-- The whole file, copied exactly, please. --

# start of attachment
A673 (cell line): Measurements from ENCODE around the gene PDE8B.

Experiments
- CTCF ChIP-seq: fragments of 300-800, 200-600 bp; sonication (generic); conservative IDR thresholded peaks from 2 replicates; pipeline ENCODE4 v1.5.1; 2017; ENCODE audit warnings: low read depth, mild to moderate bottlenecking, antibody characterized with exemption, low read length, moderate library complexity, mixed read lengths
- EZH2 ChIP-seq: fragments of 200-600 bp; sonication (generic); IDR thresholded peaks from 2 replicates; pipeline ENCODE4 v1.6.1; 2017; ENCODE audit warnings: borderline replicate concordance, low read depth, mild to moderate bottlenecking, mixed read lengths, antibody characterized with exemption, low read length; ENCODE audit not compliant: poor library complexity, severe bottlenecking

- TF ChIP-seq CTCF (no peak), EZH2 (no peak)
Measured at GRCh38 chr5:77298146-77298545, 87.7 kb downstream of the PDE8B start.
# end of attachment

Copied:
A673 (cell line): Measurements from ENCODE around the gene PDE8B.

Experiments
- CTCF ChIP-seq: fragments of 300-800, 200-600 bp; sonication (generic); conservative IDR thresholded peaks from 2 replicates; pipeline ENCODE4 v1.5.1; 2017; ENCODE audit warnings: low read depth, mild to moderate bottlenecking, antibody characterized with exemption, low read length, moderate library complexity, mixed read lengths
- EZH2 ChIP-seq: fragments of 200-600 bp; sonication (generic); IDR thresholded peaks from 2 replicates; pipeline ENCODE4 v1.6.1; 2017; ENCODE audit warnings: borderline replicate concordance, low read depth, mild to moderate bottlenecking, mixed read lengths, antibody characterized with exemption, low read length; ENCODE audit not compliant: poor library complexity, severe bottlenecking

- TF ChIP-seq CTCF (no peak), EZH2 (no peak)
Measured at GRCh38 chr5:77298146-77298545, 87.7 kb downstream of the PDE8B start.